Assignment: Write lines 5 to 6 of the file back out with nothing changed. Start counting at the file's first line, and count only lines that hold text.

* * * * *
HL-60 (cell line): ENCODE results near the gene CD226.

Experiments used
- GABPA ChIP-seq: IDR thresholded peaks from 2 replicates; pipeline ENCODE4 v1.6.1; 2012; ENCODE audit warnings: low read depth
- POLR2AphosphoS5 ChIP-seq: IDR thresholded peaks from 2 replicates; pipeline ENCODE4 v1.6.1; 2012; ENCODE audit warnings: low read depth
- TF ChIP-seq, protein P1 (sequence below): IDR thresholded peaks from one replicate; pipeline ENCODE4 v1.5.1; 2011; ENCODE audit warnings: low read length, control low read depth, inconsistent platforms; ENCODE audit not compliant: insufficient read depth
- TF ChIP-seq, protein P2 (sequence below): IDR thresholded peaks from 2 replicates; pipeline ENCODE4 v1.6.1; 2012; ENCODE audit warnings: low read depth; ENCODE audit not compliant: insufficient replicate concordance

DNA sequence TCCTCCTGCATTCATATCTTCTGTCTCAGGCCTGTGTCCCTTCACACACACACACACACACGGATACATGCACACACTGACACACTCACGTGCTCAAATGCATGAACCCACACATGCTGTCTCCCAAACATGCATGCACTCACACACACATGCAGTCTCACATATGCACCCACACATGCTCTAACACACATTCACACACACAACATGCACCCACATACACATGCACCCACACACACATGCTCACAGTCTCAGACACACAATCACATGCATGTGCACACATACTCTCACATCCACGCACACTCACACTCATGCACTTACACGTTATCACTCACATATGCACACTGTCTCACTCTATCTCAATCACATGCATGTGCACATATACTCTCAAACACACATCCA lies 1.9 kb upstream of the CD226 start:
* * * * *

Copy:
- TF ChIP-seq, protein P1 (sequence below): IDR thresholded peaks from one replicate; pipeline ENCODE4 v1.5.1; 2011; ENCODE audit warnings: low read length, control low read depth, inconsistent platforms; ENCODE audit not compliant: insufficient read depth
- TF ChIP-seq, protein P2 (sequence below): IDR thresholded peaks from 2 replicates; pipeline ENCODE4 v1.6.1; 2012; ENCODE audit warnings: low read depth; ENCODE audit not compliant: insufficient replicate concordance